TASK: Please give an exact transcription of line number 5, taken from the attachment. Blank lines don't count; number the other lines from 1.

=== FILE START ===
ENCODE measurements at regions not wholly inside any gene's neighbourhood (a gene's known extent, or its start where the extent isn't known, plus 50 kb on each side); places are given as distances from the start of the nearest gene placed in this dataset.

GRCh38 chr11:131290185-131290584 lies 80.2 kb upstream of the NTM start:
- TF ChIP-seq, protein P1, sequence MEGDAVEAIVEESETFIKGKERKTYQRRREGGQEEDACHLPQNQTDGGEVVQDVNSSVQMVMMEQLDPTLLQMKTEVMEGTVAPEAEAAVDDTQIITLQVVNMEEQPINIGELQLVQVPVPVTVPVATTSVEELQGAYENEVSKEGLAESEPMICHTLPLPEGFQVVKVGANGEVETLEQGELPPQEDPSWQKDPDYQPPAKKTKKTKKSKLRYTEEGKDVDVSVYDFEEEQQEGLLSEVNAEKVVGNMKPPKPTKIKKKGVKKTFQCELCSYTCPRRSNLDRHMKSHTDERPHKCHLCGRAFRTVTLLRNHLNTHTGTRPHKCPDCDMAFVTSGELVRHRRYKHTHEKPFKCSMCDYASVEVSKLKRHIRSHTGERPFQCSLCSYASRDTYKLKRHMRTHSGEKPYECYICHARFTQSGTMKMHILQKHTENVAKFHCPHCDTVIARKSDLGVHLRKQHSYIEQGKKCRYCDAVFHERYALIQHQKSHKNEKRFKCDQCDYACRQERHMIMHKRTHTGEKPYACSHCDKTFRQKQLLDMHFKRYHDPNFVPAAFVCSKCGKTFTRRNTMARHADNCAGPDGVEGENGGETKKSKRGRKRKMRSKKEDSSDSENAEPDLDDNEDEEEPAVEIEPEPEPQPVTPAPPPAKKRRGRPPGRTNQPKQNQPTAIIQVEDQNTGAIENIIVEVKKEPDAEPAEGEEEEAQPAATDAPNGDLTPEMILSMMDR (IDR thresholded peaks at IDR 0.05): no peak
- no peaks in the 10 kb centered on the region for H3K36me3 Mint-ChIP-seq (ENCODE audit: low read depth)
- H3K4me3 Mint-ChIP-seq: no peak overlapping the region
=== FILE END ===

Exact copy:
- H3K4me3 Mint-ChIP-seq: no peak overlapping the region